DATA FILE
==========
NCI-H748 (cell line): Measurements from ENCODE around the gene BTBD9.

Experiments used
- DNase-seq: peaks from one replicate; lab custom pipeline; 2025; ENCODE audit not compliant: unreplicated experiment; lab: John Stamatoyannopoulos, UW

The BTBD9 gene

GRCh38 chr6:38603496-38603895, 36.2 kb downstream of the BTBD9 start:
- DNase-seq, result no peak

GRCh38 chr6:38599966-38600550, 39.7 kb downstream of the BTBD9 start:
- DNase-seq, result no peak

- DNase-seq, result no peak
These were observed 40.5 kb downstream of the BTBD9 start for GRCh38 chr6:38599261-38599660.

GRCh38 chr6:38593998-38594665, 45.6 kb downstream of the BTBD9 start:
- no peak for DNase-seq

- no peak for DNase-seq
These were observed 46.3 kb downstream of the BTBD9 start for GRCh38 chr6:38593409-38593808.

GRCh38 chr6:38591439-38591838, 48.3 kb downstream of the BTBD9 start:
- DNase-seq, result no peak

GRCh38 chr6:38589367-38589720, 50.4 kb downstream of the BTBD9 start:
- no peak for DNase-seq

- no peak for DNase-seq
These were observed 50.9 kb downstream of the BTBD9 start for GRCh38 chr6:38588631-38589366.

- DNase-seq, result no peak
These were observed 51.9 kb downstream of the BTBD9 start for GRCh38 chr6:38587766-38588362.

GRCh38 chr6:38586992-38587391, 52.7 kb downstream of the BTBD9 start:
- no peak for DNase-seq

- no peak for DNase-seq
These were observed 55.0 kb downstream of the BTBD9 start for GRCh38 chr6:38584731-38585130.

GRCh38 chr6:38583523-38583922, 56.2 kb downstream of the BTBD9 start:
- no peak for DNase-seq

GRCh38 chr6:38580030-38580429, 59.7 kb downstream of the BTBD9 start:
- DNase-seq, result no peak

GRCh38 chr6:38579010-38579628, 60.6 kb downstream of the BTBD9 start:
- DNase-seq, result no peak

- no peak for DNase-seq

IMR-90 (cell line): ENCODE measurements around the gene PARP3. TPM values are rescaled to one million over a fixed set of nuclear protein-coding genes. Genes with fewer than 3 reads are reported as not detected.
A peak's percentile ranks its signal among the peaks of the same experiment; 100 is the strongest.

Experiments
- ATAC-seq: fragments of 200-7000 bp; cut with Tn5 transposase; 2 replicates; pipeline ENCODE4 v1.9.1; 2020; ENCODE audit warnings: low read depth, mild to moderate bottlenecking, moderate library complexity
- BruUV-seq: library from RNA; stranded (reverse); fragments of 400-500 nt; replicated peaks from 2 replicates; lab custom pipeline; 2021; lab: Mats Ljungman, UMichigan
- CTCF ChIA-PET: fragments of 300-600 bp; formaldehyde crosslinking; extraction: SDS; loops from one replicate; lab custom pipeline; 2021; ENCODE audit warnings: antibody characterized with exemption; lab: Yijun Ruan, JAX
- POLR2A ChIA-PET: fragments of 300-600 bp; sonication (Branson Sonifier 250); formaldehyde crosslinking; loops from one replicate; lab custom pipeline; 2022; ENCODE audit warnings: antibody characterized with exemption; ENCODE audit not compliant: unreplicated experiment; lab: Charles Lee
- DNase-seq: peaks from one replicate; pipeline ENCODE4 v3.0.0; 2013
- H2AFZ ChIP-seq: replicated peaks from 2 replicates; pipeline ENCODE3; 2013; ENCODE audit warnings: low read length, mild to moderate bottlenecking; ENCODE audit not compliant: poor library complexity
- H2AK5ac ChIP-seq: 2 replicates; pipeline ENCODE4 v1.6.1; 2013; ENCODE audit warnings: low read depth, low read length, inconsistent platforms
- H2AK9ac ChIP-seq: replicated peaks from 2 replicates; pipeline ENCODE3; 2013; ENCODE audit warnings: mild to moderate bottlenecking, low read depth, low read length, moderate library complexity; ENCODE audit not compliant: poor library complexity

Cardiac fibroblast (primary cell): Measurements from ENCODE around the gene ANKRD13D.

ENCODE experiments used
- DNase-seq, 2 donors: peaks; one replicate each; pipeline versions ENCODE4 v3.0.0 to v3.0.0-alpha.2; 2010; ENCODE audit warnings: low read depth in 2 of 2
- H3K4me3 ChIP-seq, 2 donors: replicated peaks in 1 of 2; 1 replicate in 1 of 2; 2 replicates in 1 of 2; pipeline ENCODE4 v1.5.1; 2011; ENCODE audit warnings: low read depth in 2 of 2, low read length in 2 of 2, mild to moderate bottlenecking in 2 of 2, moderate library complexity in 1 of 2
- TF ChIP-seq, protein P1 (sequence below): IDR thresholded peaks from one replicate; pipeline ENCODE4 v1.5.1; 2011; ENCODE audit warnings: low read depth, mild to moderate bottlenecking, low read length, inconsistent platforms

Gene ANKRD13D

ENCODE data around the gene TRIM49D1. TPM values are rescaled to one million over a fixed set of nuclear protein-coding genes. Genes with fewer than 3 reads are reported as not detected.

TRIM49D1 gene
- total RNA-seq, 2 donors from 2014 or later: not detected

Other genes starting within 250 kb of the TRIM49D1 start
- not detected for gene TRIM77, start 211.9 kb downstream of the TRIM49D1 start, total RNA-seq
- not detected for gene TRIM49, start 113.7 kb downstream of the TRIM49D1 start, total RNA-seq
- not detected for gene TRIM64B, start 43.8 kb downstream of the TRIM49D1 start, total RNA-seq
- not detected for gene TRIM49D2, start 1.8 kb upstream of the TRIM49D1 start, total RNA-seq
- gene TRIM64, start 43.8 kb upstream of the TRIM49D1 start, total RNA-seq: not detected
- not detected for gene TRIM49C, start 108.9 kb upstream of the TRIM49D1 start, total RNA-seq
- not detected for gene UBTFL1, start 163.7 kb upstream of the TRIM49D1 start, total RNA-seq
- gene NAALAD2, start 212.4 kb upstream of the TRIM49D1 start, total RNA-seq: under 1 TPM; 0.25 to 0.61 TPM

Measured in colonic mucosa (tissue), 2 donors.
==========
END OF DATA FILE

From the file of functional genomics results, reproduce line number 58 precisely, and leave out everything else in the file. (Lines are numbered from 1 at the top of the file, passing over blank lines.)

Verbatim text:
- not detected for gene TRIM49D2, start 1.8 kb upstream of the TRIM49D1 start, total RNA-seq